The Collar Project: a Beaded Glittery Flannel Number
Clever Charlotte patterns have long dominated my to-sew lists. When Erin asked me if I would like to participate in the Collar Project series I knew it was perfect timing to whip up a quick holiday accessory from the Peridot pattern. Because what kind of lady turns down the opportunity to make something for her daughter to wear that is delightfully festive and girly?
I knew I would use a delicate Nani Iro flannel with glitter dots from last Fall’s collection. On the reverse side I chose a Velveteen print from Anna Maria Horner’s LouLouThi collection. Because the project is very quick and simply constructed, I was able to embellish the glitter polka dots with glass chop and bugle beading from the Alabama Chanin shop. Using beads and button thread the polka dots became a background for showing off some interesting stitch techniques. While hand-sewing is no easy task for the hasty sewer it is a nice break from the frantic holiday chores that seem to fill my date book lately.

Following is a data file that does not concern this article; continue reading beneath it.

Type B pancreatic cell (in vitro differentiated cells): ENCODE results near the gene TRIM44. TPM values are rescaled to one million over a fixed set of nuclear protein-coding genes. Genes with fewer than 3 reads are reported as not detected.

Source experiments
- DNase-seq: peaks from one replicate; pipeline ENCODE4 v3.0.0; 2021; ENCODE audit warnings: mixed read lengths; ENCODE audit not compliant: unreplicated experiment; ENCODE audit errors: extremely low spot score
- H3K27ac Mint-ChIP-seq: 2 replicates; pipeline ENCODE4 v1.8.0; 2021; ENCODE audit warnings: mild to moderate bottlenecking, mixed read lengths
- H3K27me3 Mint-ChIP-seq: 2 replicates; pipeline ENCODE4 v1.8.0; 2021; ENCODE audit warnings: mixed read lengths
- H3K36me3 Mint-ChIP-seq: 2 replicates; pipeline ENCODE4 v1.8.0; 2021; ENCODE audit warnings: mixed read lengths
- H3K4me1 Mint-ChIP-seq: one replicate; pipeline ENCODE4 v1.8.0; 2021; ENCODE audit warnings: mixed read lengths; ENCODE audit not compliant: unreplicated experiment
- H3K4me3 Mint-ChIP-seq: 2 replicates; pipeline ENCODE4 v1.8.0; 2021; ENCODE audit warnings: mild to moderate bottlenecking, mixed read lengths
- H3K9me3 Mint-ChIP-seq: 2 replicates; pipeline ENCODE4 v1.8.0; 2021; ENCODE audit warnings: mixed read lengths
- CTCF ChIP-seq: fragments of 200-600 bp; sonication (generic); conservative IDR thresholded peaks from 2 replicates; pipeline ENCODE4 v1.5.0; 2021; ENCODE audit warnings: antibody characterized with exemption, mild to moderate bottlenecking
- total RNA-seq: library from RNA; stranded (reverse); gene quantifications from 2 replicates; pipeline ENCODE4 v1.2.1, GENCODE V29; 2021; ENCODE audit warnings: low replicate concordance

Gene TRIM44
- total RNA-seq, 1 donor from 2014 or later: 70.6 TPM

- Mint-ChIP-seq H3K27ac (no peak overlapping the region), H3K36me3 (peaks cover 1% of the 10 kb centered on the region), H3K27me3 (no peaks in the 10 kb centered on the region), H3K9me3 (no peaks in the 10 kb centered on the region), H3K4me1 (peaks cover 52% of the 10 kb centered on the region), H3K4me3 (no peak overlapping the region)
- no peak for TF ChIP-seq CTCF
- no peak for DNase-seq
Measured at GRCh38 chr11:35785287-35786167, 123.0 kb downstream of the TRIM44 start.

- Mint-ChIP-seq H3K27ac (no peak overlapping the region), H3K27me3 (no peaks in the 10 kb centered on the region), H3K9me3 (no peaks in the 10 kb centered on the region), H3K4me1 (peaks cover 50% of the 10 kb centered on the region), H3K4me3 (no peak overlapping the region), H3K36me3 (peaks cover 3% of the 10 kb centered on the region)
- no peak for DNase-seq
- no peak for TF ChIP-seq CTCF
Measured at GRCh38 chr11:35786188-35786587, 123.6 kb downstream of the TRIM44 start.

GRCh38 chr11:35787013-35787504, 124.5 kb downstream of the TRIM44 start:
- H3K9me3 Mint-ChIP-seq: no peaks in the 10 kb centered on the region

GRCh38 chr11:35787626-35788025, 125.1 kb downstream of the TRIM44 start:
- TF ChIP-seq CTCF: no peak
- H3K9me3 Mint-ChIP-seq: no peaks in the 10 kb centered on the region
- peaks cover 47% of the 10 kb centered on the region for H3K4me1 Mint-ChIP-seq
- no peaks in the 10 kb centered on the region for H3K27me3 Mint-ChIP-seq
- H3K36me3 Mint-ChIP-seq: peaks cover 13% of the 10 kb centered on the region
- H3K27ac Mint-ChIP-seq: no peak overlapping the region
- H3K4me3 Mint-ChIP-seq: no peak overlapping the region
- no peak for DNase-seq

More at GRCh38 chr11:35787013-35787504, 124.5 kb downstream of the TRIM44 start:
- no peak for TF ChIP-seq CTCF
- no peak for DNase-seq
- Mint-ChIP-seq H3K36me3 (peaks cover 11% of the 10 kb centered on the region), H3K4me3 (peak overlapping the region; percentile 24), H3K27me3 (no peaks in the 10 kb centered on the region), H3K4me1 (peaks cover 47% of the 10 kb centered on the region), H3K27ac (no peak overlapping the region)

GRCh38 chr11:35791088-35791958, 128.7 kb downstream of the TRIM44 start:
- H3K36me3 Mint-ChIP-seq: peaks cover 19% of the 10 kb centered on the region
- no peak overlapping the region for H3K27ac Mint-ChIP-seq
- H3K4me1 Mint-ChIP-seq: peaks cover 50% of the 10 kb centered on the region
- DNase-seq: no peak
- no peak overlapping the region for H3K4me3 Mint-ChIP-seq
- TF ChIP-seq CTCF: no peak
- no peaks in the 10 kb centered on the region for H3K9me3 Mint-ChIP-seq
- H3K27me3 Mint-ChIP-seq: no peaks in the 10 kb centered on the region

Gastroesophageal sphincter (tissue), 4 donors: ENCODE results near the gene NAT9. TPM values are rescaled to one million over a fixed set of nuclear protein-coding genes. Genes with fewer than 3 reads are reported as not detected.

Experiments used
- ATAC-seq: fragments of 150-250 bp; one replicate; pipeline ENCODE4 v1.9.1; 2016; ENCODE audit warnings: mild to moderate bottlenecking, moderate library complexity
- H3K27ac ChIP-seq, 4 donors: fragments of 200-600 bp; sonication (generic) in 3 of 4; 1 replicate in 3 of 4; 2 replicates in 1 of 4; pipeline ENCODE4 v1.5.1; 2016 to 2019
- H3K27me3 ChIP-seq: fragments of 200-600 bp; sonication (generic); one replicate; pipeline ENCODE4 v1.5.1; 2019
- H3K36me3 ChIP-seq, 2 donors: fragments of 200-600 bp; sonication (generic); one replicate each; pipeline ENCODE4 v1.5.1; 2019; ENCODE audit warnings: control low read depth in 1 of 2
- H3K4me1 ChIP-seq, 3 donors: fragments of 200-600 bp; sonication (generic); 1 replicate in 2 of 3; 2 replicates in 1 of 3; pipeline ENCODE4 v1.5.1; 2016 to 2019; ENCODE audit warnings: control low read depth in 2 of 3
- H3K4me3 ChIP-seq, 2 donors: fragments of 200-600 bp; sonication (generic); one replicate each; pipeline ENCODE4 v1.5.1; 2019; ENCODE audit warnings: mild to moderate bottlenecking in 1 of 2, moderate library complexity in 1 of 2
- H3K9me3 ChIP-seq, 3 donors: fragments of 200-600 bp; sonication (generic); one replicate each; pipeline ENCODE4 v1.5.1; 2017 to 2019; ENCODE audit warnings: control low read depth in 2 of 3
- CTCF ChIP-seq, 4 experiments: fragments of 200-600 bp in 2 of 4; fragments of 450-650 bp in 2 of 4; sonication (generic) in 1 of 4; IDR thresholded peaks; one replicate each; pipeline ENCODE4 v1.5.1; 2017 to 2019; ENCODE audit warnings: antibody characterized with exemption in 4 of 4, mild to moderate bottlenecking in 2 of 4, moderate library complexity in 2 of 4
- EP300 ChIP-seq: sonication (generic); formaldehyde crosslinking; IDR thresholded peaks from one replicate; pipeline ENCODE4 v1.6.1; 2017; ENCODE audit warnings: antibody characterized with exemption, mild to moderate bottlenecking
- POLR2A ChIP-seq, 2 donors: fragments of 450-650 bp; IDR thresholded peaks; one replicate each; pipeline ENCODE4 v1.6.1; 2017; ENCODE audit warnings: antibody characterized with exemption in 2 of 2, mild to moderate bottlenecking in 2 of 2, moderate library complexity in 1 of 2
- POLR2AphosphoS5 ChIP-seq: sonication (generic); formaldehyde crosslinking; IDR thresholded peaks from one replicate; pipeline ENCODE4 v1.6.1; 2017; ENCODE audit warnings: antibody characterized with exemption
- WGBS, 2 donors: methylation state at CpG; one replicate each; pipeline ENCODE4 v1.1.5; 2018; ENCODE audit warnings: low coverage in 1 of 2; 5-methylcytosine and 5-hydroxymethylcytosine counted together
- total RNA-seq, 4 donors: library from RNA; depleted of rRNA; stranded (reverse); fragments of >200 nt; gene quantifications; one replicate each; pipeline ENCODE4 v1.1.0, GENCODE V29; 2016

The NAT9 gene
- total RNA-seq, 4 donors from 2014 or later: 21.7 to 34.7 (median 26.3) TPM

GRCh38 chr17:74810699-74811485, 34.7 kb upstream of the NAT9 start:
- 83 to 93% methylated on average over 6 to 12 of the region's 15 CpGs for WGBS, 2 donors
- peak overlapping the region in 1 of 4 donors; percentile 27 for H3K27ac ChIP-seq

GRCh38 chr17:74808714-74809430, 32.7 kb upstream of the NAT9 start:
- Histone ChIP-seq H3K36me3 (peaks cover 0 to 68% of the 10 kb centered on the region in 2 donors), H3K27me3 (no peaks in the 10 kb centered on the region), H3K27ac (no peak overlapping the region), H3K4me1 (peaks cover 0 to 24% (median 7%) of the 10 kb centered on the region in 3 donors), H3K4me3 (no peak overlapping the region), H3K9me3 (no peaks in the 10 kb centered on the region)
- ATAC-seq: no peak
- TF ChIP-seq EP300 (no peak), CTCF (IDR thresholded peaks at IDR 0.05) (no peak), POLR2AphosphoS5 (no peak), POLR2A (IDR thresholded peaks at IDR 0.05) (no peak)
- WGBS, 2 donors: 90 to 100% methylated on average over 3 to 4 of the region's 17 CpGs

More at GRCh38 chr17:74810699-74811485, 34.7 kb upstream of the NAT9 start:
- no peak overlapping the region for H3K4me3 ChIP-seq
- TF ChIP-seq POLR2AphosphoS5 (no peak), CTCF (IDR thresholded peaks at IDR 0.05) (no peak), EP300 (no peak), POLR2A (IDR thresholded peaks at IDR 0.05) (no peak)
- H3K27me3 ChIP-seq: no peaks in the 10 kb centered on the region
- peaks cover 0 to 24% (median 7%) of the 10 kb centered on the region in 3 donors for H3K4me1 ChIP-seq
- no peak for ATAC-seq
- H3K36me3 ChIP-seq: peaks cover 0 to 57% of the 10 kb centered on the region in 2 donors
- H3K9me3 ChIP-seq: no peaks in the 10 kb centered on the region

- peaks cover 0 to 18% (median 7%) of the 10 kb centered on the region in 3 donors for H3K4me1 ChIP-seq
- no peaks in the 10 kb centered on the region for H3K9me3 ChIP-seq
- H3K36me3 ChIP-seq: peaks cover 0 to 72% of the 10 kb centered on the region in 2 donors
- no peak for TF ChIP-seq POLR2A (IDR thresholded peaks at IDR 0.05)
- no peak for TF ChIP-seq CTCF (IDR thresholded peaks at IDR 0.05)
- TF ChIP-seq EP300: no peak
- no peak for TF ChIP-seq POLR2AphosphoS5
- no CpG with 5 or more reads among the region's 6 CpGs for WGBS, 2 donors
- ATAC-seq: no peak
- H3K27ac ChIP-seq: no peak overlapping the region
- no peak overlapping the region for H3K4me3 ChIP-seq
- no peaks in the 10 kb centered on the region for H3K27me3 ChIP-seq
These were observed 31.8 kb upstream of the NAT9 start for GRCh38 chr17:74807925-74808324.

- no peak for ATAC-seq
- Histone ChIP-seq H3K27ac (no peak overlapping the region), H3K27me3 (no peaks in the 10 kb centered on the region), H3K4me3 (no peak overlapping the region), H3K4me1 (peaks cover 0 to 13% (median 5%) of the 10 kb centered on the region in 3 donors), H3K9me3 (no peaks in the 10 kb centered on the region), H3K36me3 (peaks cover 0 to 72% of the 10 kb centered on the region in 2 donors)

- large contrasting scraps of fabric
- two 12″ ribbons
- chop and bugle beading
- Coats and Clark button thread
- beading needle
- lightweight fusible interfacing (for any wide weave or flimsy fabric)
- chalk marker
- any of the Alabama Chanin books for beading application reference
- Peridot Blouse and Ankle Pants with detachable collar
- Prepare cut front and back fabrics from collar pattern. Attach fusible interfacing to any lightweight fabric that will be embroidered/embellished. With the chalk marker draw the seam allowance (1/2″) around the perimeter to keep beading away from the sewing machine’s path.
- Refer to an Alabama Chanin book for tips on embellishing the fabric and polka dots with bead work. Embroider away!
- Follow Clever Charlotte’s instructions for attaching the ties and finishing the collar. Easy as 1-2-3!
For a similar look try a solid fabric and any of the glitter paints from Martha Stewart’s new line of paints applied with a pouncer (see our recent dress for a tutorial). I would love to see it made it in Jersey with raw edges and top stitching. Who’s up for that?
This entry was posted on Wednesday, December 12th, 2012 at 6:30 am and is filed under Resources. You can follow any responses to this entry through the RSS 2.0 feed. You can leave a response, or trackback from your own site.